Working Against Her - It could also be fleeting and unfunny. Any real threat to PB&J’s relationship would alienate and enrage viewers. I don’t doubt the couple’s ability to survive the change, but do we really want to watch them be tested? Also, reality might keep a married couple from holding the top two spots in the office.

Odds: 2:1

 

1. Darryl Philbin (Craig Robinson)

In His Favor - He’s the man on the rise in Dunder Mifflin. Literally starting at the bottom, Darryl has climbed the corporate ladder from warehouse worker to foreman to having an office upstairs. The company is even sending him to business school. Yes, he would add diversity to a very white corporate staff, but his true strengths lie in his solid ideas, calm demeanor, and general likability around the office. The writing staff of The Office also likes surprise hires in season finales, lest we forget Ryan Howard’s giant jump in pay grade at the end of season three.

Working Against Him - Darryl’s character right now is more of a sixth man. He comes off the bench from time to time and scores big, but he may not be ready to become the team’s star. However, recent roles in hit movies like Pineapple Express and Hot Tub Time Machine show he might be ready for the promotion.

Odds: 3:2

Cover down, pray through: Bob Dylan's underrated, misunderstood "gospel years" are meticulously examined in this welcome new installment of his Bootleg series.

"How long can I listen to the lies of prejudice?
How long can I stay drunk on fear out in the wilderness?"
-- Bob Dylan, "When He Returns," 1979

Bob Dylan's career has been full of unpredictable left turns that have left fans confused, enthralled, enraged – sometimes all at once. At the 1965 Newport Folk Festival – accompanied by a pickup band featuring Mike Bloomfield and Al Kooper – he performed his first electric set, upsetting his folk base. His 1970 album Self Portrait is full of jazzy crooning and head-scratching covers. In 1978, his self-directed, four-hour film Renaldo and Clara was released, combining concert footage with surreal, often tedious dramatic scenes. Dylan seemed to thrive on testing the patience of his fans.

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"I evolve, I don't…revolve."
-- Alan Partridge

Alan Partridge began as a gleeful media parody in the early '90s but thanks to Brexit he has evolved into a political one. In print and online, the hopelessly awkward radio DJ from Norwich, England, is used as an emblem for incompetent leadership and code word for inane political discourse.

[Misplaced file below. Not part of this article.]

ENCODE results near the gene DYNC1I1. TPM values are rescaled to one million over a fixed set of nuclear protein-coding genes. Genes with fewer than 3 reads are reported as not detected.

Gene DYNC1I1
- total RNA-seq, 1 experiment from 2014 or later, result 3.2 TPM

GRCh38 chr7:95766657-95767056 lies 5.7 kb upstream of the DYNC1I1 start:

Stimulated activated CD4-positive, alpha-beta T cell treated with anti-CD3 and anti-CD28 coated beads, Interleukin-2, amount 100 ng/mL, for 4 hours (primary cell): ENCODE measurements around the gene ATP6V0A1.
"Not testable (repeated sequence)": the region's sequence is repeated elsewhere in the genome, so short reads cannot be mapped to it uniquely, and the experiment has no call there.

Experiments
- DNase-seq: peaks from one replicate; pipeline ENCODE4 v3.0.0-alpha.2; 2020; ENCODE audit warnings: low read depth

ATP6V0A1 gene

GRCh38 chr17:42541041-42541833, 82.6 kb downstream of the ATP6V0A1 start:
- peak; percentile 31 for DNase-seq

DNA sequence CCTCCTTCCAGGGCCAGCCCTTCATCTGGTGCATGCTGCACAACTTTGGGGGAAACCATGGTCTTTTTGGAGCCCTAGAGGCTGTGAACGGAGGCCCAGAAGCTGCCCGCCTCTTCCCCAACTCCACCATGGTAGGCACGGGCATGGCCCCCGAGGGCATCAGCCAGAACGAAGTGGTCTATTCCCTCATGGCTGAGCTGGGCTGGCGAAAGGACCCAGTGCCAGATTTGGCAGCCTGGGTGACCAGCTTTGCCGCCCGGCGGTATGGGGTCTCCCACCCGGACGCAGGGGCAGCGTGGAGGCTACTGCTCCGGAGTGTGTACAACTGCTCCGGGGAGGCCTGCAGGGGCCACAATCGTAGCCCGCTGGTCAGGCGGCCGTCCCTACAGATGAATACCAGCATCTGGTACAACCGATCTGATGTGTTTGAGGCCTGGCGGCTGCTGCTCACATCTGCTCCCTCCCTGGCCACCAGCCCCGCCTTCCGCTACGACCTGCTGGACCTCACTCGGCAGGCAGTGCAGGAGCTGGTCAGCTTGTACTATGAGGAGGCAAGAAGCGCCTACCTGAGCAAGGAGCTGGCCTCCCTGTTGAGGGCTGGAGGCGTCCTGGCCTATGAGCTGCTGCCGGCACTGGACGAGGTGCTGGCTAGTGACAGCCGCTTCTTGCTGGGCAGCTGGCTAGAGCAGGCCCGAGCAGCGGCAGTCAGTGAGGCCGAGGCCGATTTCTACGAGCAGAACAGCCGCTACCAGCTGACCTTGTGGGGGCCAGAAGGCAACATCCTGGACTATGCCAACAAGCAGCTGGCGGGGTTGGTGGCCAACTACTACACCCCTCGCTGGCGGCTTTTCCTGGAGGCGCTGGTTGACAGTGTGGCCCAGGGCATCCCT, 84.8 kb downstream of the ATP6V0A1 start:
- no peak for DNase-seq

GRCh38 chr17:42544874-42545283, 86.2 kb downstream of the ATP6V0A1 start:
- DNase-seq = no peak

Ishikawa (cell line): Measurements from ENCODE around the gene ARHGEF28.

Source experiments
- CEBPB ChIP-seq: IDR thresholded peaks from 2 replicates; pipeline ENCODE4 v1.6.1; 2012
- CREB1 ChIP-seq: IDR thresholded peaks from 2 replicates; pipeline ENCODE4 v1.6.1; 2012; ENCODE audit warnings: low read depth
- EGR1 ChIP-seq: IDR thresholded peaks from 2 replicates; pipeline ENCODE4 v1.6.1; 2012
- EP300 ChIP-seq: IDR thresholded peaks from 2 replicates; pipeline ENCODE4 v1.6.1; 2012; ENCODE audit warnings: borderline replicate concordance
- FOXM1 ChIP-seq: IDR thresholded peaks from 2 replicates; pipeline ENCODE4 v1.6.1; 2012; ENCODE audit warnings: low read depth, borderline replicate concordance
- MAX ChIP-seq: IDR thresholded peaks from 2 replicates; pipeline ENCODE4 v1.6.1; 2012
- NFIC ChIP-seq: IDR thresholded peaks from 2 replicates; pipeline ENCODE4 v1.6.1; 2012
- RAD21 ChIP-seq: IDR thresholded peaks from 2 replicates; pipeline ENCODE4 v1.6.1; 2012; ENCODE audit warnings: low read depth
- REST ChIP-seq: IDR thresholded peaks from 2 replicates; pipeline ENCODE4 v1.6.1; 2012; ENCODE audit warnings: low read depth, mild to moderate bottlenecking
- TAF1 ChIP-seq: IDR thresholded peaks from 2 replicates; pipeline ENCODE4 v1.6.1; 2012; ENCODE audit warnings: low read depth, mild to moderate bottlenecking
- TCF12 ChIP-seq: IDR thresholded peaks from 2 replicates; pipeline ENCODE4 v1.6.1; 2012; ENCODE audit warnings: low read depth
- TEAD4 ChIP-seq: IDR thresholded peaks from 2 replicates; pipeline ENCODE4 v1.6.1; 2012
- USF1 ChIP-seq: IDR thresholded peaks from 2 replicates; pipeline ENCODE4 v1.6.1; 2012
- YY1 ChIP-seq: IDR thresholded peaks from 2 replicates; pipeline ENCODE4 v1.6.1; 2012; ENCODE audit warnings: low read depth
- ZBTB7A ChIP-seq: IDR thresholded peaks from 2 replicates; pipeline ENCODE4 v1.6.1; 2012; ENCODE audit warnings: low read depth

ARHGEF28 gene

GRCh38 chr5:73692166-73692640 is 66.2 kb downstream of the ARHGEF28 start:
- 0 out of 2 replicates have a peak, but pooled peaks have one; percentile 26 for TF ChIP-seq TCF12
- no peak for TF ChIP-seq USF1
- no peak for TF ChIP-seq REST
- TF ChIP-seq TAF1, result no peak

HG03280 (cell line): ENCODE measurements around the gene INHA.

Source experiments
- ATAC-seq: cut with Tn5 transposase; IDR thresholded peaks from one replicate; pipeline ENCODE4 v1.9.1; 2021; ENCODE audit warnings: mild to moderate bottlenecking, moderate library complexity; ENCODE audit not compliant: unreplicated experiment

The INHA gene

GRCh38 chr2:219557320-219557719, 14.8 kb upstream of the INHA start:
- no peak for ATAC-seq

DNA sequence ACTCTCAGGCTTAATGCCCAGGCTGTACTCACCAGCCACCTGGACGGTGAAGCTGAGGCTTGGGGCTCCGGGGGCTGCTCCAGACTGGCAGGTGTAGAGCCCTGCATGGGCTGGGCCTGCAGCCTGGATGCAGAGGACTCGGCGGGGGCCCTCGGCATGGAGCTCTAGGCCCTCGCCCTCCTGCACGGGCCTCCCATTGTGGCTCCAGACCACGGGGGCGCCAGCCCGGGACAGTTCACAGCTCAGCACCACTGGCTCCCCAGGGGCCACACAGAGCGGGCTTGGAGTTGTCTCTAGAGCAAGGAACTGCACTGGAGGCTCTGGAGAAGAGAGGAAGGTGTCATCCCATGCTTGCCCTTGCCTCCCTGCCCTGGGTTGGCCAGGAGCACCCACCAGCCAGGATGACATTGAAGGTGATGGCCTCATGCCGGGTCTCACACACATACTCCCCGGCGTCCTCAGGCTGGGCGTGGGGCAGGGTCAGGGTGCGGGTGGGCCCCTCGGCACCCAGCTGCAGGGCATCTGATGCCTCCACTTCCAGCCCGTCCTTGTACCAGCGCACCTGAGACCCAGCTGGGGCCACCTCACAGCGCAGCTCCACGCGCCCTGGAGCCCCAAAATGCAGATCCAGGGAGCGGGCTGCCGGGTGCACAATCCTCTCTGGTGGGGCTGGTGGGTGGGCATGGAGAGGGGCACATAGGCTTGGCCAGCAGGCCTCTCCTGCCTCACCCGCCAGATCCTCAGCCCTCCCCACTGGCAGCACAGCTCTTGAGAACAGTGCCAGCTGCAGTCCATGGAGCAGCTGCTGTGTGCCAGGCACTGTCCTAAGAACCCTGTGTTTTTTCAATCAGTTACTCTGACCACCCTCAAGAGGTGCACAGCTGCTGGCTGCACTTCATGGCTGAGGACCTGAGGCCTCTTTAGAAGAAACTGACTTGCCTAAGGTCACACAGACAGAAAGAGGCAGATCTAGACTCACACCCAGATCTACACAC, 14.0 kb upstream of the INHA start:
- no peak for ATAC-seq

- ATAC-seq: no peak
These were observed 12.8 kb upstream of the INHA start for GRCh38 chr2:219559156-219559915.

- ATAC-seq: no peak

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To be a migrant worker in America is to relearn the basic skills of living. Imagine doing that in your 60s and 70s, when you thought you'd be retired.


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Publisher: W. W. Norton
Author: Jessica Bruder
Publication date: 2017-09
Amazon

There's been much hand-wringing over the state of the American economy in recent years. After the 2008 financial crisis upended middle-class families, we now live with regular media reports of recovery and growth -- as well as rising inequality and decreased social mobility. We ponder what kind of future we're creating for our children, while generally failing to consider who has already fallen between the gaps.

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Gallagher's work often suffers unfairly beside famous husband's Raymond Carver. The Man from Kinvara should permanently remedy this.

Many years ago—it had to be 1989—my sister and I attended a poetry reading given by Tess Gallagher at California State University, Northridge's Little Playhouse. We were students, new to California and poetry. My sister had a paperback copy of Raymond Carver's Cathedral, which we'd both read with youthful admiration. We knew vaguely that he'd died, but didn't really understand the full force of his fame or talent until we unwittingly went to see his widow read.